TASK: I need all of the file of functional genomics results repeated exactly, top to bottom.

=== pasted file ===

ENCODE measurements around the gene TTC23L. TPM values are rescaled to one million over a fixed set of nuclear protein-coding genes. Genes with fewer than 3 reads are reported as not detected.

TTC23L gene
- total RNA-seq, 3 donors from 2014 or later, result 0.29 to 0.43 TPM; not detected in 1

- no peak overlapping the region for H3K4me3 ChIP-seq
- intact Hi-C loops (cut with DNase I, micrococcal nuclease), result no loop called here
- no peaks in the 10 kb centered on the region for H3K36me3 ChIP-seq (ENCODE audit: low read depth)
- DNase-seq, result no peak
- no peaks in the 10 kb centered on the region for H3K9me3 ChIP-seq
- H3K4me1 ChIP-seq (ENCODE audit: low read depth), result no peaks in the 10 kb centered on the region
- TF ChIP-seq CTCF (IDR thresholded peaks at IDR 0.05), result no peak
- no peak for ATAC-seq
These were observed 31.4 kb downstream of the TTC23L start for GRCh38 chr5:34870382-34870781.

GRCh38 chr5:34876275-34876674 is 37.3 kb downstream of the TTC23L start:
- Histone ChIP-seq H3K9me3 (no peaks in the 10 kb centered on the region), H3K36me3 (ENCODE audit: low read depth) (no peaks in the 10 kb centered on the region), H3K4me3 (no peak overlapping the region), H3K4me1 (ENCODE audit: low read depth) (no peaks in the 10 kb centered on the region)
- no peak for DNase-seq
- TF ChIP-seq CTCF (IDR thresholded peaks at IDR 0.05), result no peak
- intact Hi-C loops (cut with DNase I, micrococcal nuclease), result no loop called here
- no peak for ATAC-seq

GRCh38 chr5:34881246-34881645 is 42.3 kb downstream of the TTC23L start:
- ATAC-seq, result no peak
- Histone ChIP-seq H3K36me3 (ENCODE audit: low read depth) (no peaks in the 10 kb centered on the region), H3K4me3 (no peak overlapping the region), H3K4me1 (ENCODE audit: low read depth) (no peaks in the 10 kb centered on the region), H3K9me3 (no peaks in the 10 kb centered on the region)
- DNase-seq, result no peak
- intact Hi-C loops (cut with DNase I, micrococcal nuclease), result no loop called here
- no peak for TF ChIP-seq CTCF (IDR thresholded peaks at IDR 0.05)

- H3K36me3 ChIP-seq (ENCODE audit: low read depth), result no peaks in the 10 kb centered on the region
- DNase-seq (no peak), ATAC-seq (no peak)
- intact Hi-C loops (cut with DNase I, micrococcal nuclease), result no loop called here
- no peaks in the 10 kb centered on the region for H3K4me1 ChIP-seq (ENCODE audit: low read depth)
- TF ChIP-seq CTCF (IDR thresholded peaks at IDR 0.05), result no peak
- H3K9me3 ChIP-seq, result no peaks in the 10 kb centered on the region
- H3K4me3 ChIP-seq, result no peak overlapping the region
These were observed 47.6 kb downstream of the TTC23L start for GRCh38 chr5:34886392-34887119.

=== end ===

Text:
ENCODE measurements around the gene TTC23L. TPM values are rescaled to one million over a fixed set of nuclear protein-coding genes. Genes with fewer than 3 reads are reported as not detected.

TTC23L gene
- total RNA-seq, 3 donors from 2014 or later, result 0.29 to 0.43 TPM; not detected in 1

- no peak overlapping the region for H3K4me3 ChIP-seq
- intact Hi-C loops (cut with DNase I, micrococcal nuclease), result no loop called here
- no peaks in the 10 kb centered on the region for H3K36me3 ChIP-seq (ENCODE audit: low read depth)
- DNase-seq, result no peak
- no peaks in the 10 kb centered on the region for H3K9me3 ChIP-seq
- H3K4me1 ChIP-seq (ENCODE audit: low read depth), result no peaks in the 10 kb centered on the region
- TF ChIP-seq CTCF (IDR thresholded peaks at IDR 0.05), result no peak
- no peak for ATAC-seq
These were observed 31.4 kb downstream of the TTC23L start for GRCh38 chr5:34870382-34870781.

GRCh38 chr5:34876275-34876674 is 37.3 kb downstream of the TTC23L start:
- Histone ChIP-seq H3K9me3 (no peaks in the 10 kb centered on the region), H3K36me3 (ENCODE audit: low read depth) (no peaks in the 10 kb centered on the region), H3K4me3 (no peak overlapping the region), H3K4me1 (ENCODE audit: low read depth) (no peaks in the 10 kb centered on the region)
- no peak for DNase-seq
- TF ChIP-seq CTCF (IDR thresholded peaks at IDR 0.05), result no peak
- intact Hi-C loops (cut with DNase I, micrococcal nuclease), result no loop called here
- no peak for ATAC-seq

GRCh38 chr5:34881246-34881645 is 42.3 kb downstream of the TTC23L start:
- ATAC-seq, result no peak
- Histone ChIP-seq H3K36me3 (ENCODE audit: low read depth) (no peaks in the 10 kb centered on the region), H3K4me3 (no peak overlapping the region), H3K4me1 (ENCODE audit: low read depth) (no peaks in the 10 kb centered on the region), H3K9me3 (no peaks in the 10 kb centered on the region)
- DNase-seq, result no peak
- intact Hi-C loops (cut with DNase I, micrococcal nuclease), result no loop called here
- no peak for TF ChIP-seq CTCF (IDR thresholded peaks at IDR 0.05)

- H3K36me3 ChIP-seq (ENCODE audit: low read depth), result no peaks in the 10 kb centered on the region
- DNase-seq (no peak), ATAC-seq (no peak)
- intact Hi-C loops (cut with DNase I, micrococcal nuclease), result no loop called here
- no peaks in the 10 kb centered on the region for H3K4me1 ChIP-seq (ENCODE audit: low read depth)
- TF ChIP-seq CTCF (IDR thresholded peaks at IDR 0.05), result no peak
- H3K9me3 ChIP-seq, result no peaks in the 10 kb centered on the region
- H3K4me3 ChIP-seq, result no peak overlapping the region
These were observed 47.6 kb downstream of the TTC23L start for GRCh38 chr5:34886392-34887119.